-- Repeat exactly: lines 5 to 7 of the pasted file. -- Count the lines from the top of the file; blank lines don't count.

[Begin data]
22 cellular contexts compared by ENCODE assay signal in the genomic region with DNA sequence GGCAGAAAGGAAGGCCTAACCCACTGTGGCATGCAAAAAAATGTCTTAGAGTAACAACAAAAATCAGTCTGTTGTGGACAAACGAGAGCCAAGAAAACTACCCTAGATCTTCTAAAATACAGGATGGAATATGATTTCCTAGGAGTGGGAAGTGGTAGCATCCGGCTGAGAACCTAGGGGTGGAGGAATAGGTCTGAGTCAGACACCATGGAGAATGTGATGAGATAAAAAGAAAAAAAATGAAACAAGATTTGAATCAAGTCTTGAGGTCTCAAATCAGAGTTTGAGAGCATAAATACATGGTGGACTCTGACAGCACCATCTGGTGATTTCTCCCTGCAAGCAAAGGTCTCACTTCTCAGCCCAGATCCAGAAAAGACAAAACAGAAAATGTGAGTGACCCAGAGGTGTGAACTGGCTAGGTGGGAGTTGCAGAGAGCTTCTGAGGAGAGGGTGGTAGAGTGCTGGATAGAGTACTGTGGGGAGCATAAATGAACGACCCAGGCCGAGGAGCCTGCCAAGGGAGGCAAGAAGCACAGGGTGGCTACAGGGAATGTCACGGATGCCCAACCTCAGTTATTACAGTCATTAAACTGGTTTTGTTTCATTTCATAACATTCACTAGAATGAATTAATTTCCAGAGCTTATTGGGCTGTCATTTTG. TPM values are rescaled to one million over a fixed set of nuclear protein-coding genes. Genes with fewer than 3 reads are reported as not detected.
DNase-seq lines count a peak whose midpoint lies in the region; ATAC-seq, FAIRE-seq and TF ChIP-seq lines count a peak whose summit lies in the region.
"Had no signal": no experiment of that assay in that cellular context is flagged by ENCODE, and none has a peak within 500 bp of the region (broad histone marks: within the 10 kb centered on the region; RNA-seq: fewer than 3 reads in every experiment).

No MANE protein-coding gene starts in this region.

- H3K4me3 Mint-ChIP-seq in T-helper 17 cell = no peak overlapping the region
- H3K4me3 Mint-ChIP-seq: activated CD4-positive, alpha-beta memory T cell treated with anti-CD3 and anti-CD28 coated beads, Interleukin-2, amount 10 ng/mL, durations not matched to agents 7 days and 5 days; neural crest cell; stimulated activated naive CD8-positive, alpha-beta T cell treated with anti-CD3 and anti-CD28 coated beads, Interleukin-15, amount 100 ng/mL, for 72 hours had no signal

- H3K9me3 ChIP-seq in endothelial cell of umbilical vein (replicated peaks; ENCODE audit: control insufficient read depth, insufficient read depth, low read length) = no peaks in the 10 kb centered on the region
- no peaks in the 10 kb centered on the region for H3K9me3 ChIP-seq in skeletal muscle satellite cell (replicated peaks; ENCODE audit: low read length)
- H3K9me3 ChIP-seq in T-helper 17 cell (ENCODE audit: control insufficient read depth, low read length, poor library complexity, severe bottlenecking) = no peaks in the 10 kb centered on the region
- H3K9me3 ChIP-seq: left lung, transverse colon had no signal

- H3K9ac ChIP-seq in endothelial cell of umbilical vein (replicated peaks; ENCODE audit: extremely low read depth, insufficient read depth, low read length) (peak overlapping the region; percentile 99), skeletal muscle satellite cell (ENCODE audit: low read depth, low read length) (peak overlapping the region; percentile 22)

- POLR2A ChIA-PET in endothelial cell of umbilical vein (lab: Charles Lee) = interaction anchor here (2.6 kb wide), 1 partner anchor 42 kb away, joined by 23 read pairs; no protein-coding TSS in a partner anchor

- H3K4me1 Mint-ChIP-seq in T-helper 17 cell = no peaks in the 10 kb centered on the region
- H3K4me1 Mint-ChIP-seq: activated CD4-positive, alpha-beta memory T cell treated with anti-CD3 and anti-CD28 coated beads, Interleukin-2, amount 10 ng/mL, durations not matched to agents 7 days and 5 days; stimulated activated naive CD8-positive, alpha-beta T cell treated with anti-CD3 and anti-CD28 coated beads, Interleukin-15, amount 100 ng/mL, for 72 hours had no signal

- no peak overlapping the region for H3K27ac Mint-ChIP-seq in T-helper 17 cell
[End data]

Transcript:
- H3K4me3 Mint-ChIP-seq in T-helper 17 cell = no peak overlapping the region
- H3K4me3 Mint-ChIP-seq: activated CD4-positive, alpha-beta memory T cell treated with anti-CD3 and anti-CD28 coated beads, Interleukin-2, amount 10 ng/mL, durations not matched to agents 7 days and 5 days; neural crest cell; stimulated activated naive CD8-positive, alpha-beta T cell treated with anti-CD3 and anti-CD28 coated beads, Interleukin-15, amount 100 ng/mL, for 72 hours had no signal

- H3K9me3 ChIP-seq in endothelial cell of umbilical vein (replicated peaks; ENCODE audit: control insufficient read depth, insufficient read depth, low read length) = no peaks in the 10 kb centered on the region